Hollywood is obsessed with nostalgia; remakes, reboots, and sequels to popular or pre-existing franchises have been in abundant supply in Hollywood for the past few years. This year alone, we’ve received Beauty and the Beast, Power Rangers, The Mummy and Kong: Skull Island, which are all remakes of popular franchises. There seems to be a bit of remake fatigue right now. This is precisely why when we were told that we would be getting a sequel to Blade Runner this year, fans were both eager and skeptical.
A sequel 30 years later typically does not bode well; case in point, Independence Day: Resurgence. Surprisingly, Blade Runner 2049 delivers on all levels.
Directed by Denis Villeneuve (Sicario, Prisoners, Arrival), Blade Runner 2049 expands upon the 1982 sci-fi, neo-noir classic by telling the story of Officer K (Ryan Gosling) and Niander Wallace (Jared Leto) as they individually hunt down a missing child whose very birth could change the face of their reality. Set in a seedy, dark and depressing dystopia, Blade Runner 2049 gets the tone and atmosphere of the original just perfect. We feel as though we’ve only been away from this universe for a few months, not a few decades.
While Villeneuve and company nailed almost every aspect of the film, the cinematography, by Roger Deakins, is probably the film’s biggest stand out. The cinematography in this film is without a doubt some of the greatest in any film. Wide, sweeping shots show the grandeur and spectacle of the world, while dark and contrasting colors help to add a bit of mystery and intrigue. It’s all handled beautifully.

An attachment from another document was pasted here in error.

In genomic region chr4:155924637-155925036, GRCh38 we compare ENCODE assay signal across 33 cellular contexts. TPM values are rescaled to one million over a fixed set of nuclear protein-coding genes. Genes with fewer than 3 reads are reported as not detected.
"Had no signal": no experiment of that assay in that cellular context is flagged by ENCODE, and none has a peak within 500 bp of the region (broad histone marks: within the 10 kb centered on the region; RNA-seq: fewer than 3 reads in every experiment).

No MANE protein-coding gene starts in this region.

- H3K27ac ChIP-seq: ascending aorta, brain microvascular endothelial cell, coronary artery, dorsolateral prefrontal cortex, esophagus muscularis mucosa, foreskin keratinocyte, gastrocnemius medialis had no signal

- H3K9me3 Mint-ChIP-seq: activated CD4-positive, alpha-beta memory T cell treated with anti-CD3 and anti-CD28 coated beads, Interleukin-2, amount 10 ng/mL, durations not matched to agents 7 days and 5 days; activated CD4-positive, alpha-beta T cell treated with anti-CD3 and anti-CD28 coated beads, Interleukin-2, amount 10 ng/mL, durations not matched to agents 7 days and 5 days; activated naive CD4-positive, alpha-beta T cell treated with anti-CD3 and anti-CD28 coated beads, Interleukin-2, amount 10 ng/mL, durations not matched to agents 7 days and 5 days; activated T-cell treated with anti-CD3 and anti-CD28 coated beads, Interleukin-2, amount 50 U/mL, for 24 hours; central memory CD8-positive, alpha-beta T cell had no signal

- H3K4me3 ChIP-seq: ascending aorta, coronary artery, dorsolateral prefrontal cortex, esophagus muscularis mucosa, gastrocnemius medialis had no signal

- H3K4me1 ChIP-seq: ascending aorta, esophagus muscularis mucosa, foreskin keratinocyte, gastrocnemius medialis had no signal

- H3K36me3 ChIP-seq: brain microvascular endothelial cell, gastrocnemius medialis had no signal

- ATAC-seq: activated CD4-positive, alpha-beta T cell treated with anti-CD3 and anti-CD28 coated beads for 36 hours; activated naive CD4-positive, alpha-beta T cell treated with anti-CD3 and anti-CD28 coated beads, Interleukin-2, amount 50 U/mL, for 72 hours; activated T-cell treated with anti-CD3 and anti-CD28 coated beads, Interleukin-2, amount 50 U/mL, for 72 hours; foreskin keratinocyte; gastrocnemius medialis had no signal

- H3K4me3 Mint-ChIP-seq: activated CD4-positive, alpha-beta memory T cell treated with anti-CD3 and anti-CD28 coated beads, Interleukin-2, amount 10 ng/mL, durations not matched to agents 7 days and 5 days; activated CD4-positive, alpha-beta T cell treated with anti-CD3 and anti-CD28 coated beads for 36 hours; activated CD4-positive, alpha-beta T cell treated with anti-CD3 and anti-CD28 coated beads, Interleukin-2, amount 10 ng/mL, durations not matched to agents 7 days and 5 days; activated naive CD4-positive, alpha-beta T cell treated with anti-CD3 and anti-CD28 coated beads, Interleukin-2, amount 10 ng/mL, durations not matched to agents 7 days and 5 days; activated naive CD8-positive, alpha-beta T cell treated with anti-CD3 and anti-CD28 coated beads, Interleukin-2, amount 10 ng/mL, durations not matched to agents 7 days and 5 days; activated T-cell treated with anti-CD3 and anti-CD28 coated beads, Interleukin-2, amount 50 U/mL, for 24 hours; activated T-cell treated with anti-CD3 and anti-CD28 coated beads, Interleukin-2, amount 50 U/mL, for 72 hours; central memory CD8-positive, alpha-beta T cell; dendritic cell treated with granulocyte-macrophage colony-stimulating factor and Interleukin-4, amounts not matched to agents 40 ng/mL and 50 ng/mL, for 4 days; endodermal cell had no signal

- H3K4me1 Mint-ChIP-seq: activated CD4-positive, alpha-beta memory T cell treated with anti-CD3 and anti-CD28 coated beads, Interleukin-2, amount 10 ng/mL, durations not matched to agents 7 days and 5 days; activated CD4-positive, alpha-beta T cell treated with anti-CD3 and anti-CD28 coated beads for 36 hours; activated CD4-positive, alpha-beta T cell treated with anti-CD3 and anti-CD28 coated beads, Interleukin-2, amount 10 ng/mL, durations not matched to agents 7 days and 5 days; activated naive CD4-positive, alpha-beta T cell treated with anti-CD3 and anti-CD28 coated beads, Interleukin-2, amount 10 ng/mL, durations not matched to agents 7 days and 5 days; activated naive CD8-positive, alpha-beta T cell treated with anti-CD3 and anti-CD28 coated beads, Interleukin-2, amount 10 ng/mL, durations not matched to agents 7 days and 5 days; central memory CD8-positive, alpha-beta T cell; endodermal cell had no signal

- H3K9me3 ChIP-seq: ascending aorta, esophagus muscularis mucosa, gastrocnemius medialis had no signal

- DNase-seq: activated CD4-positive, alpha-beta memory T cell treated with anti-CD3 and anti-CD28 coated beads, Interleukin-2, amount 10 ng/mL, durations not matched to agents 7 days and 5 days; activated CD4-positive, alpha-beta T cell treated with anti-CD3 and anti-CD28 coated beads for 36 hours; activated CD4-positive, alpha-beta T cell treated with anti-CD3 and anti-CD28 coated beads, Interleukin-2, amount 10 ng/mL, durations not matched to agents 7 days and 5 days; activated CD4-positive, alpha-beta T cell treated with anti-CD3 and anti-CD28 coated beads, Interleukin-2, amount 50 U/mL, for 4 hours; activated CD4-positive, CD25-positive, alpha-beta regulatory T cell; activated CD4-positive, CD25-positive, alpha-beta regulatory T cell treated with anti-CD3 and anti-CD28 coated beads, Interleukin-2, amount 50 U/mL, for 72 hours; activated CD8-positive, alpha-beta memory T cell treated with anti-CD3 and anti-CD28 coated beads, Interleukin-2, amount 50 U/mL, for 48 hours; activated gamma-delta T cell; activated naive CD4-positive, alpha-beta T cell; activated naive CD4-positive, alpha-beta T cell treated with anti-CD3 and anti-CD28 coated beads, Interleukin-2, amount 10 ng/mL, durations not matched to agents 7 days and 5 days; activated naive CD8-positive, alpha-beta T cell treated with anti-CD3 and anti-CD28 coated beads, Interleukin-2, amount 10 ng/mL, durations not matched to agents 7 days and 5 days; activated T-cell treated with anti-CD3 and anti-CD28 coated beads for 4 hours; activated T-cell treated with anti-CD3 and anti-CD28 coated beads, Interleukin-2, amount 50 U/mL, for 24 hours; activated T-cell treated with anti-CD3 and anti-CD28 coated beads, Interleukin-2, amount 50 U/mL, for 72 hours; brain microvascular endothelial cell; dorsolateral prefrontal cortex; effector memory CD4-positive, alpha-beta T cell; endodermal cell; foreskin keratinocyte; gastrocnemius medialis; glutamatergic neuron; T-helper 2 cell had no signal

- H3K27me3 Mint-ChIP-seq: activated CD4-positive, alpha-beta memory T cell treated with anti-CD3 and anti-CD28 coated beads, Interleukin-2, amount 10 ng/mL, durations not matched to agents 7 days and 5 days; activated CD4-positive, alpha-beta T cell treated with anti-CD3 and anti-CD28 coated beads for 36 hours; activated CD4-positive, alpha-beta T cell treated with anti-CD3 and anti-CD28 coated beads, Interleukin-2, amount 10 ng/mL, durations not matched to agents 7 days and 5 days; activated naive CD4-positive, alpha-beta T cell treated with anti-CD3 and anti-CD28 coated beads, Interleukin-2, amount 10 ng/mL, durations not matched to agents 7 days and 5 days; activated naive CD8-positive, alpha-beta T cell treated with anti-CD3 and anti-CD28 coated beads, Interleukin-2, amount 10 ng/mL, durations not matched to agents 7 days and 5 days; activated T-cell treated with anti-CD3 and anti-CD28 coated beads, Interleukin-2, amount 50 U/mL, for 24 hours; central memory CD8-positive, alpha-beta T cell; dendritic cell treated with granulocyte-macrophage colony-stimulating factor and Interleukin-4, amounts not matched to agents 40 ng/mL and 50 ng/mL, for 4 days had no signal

All of the major and minor players here all execute their roles perfectly, undoubtedly thanks to Villaneuve’s outstanding directing. Gosling, a Replicant (genetically bioengineered human beings used for slavery and other tasks) who struggles to find his place in the world and gain meaning for his existence goes the entirety of the film not truly sure how to feel about anything. He is something of a blank slate, much like the audience; he takes in what is presented to him and simply tries to make sense of it. Leto also delivers an exceptional performance, playing a CEO with a God-complex looking to create Replicants who can procreate. Although he is barely featured in the film, he shines any time he is on screen.
Blade Runner 2049’s story doesn’t feel like a tacked on plot for the sake of a quick money grab. It feels like an organic extension of the original film. It manages to incorporate several elements of the first film, particularly Harrison Ford’s Deckard, brilliantly. The film is certainly a “slow burn,” which works against it at certain points. The film comes in at a whopping 2 hours and 44 minutes, and it can take a toll on its audience with some of the long and lingering scenes. However, once you are invested in the world and its characters, it will be hard to stop. And once you leave the theater, you’ll be thinking about the film and its underlying symbolism for days to come.